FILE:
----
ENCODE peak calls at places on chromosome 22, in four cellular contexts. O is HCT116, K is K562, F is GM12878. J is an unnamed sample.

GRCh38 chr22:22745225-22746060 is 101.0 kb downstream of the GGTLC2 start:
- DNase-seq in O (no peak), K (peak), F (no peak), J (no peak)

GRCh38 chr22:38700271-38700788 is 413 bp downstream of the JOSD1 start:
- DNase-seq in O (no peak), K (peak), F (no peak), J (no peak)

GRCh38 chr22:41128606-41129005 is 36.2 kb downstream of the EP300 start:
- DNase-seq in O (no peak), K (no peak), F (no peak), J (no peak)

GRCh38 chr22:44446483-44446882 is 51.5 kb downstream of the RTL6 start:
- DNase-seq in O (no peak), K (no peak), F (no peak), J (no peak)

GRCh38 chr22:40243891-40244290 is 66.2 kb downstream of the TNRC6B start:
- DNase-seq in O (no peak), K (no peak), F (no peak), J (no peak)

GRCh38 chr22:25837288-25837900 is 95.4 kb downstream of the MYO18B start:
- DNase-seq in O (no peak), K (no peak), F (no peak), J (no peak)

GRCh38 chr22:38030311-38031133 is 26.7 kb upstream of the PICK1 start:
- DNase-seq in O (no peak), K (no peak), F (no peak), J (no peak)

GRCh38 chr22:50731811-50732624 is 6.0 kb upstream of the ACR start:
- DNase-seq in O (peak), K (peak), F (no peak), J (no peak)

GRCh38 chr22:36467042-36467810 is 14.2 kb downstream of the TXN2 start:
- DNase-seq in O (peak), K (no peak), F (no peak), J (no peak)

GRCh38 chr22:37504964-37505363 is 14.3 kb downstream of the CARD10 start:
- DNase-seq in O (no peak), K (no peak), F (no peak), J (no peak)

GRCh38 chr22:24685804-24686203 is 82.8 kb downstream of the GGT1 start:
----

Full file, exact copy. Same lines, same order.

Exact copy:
ENCODE peak calls at places on chromosome 22, in four cellular contexts. O is HCT116, K is K562, F is GM12878. J is an unnamed sample.

GRCh38 chr22:22745225-22746060 is 101.0 kb downstream of the GGTLC2 start:
- DNase-seq in O (no peak), K (peak), F (no peak), J (no peak)

GRCh38 chr22:38700271-38700788 is 413 bp downstream of the JOSD1 start:
- DNase-seq in O (no peak), K (peak), F (no peak), J (no peak)

GRCh38 chr22:41128606-41129005 is 36.2 kb downstream of the EP300 start:
- DNase-seq in O (no peak), K (no peak), F (no peak), J (no peak)

GRCh38 chr22:44446483-44446882 is 51.5 kb downstream of the RTL6 start:
- DNase-seq in O (no peak), K (no peak), F (no peak), J (no peak)

GRCh38 chr22:40243891-40244290 is 66.2 kb downstream of the TNRC6B start:
- DNase-seq in O (no peak), K (no peak), F (no peak), J (no peak)

GRCh38 chr22:25837288-25837900 is 95.4 kb downstream of the MYO18B start:
- DNase-seq in O (no peak), K (no peak), F (no peak), J (no peak)

GRCh38 chr22:38030311-38031133 is 26.7 kb upstream of the PICK1 start:
- DNase-seq in O (no peak), K (no peak), F (no peak), J (no peak)

GRCh38 chr22:50731811-50732624 is 6.0 kb upstream of the ACR start:
- DNase-seq in O (peak), K (peak), F (no peak), J (no peak)

GRCh38 chr22:36467042-36467810 is 14.2 kb downstream of the TXN2 start:
- DNase-seq in O (peak), K (no peak), F (no peak), J (no peak)

GRCh38 chr22:37504964-37505363 is 14.3 kb downstream of the CARD10 start:
- DNase-seq in O (no peak), K (no peak), F (no peak), J (no peak)

GRCh38 chr22:24685804-24686203 is 82.8 kb downstream of the GGT1 start: